28 Mar 2017
Deal announced in December 2016 sees the UK imaging sensor maker become part of the larger US operation.
California-headquartered defense and imaging firm Teledyne Technologies has completed its previously announced acquisition of UK-based e2v technologies, in a cash deal valued at £627 million ($789 million).
e2v makes a range of high-performance image sensors, custom camera parts and other devices aimed at the machine vision sector, and is probably best-known for its participation in a large number of high-profile space missions with NASA and the European Space Agency (ESA) - for example the Rosetta/Philae comet mission.
As recently as this month, e2v's sensor capability has been showcased following the launch of ESA's latest "Sentinel-2B" Earth observation satellite (see right), part of the wider "Copernicus" constellation.
The Chelmsford company also produces components and subsystems that deliver high-power RF generation for healthcare, industrial and defense applications, as well as high-reliability semiconductors used in aerospace, space and communications.
In e2v’s latest complete financial year, ending March 2016, imaging applications accounted for £103.5 million of the company’s total £236.4 million turnover. With the Teledyne switch complete, e2v’s stock is no longer traded on the London Stock Exchange, where it had been listed since 2004.
Teledyne chief Robert Mehrabian said after the deal was completed: “Every business within e2v is highly complementary to Teledyne and will contribute to our balanced portfolio of highly engineered products.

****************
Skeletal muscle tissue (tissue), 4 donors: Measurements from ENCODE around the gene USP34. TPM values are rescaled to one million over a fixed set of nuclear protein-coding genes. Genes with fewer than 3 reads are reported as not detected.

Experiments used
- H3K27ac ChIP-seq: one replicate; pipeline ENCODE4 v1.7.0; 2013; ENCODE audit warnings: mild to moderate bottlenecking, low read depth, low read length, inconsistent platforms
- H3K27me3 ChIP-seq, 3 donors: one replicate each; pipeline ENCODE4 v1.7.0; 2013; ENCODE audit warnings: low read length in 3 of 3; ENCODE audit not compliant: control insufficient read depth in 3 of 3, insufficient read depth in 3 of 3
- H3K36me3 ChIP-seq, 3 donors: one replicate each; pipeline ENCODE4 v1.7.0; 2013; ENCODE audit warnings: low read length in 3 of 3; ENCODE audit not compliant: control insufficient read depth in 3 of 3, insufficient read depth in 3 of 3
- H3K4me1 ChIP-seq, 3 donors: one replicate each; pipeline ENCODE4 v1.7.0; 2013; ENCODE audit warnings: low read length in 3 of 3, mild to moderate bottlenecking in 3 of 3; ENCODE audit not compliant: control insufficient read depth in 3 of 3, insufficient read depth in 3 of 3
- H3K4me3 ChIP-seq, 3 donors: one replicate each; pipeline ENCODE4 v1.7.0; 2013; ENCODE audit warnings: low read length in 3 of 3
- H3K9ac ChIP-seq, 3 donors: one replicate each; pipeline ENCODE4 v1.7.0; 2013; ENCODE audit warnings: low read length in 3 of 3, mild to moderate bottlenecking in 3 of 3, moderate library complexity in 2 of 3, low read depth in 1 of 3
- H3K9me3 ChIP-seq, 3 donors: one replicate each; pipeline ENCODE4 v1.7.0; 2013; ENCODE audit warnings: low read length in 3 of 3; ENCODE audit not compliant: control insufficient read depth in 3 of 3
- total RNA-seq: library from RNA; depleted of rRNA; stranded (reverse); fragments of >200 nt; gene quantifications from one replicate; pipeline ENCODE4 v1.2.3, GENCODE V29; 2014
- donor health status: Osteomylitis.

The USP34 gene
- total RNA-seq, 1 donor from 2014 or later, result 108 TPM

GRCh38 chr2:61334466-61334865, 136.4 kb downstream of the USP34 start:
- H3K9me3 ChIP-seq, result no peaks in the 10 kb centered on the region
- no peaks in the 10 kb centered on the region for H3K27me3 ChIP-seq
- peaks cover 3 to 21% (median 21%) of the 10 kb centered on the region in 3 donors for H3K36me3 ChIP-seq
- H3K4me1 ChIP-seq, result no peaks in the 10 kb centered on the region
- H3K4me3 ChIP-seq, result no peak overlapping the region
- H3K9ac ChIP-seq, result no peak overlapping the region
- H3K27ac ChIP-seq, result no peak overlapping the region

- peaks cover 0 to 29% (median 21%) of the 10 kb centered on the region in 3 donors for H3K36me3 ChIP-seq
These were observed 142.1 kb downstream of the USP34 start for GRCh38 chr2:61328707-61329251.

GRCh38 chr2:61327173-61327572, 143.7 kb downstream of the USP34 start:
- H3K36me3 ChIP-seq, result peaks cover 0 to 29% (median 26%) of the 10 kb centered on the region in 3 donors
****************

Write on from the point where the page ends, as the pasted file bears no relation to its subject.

“From industrial machine vision to space-based imaging, microwave devices spanning radar to radiotherapy, and specialty semiconductors through micro electro-mechanical systems, our respective capabilities and engineering-centric cultures are truly a great fit.”
The e2v footprint already extends well beyond the UK, with key locations in Grenoble, France, and Seville, Spain, following acquisitions completed by e2v in the years since it span out of the GEC-Marconi in a management buy-out.
JUICE mission sensors
Meanwhile, Teledyne has won a $10 million contract to supply infrared detectors for a future space mission to Jupiter.
Teledyne’s scientific and imaging division was awarded the deal by the French Space Agency and the Centre National d’Études Spatiales (CNES), and will provide both infrared detectors and electronics for the ESA’s “JUICE” mission (the acronym is shorthand for Jupiter Icy Moons Explorer).
JUICE is expected to launch in 2022 and reach Jupiter in 2030 to undertake a three and a half year study of the solar system’s largest planet and three of its largest moons: Callisto, Ganymede and Europa.
The detectors and focal plane electronics will constitute key elements of the “MAJIS” (Moons And Jupiter Imaging Spectrometer) kit, one of ten instruments in the JUICE science payload, and one that will study the composition of the Jovian atmosphere and the surfaces of its satellites.
MAJIS will utilize two spectral channels: one in the visible-near infrared (0.50 to 2.35µm) and another in the mid-infrared (2.25-5.20µm) spectrum.
Similar detectors have already featured on several space missions, including the Hubble Space Telescope, the WISE all-sky infrared survey, the Orbiting Carbon Observatory and the OSIRIS-REx asteroid rendezvous mission – the latter also using e2v image sensors.
“Teledyne is proud to be a partner in the MAJIS instrument and contribute to the success of ESA’s JUICE mission,” commented CEO Mehrabian. “This mission exemplifies Teledyne’s commitment to exploration and discovery, from the ocean floor to deep space.”
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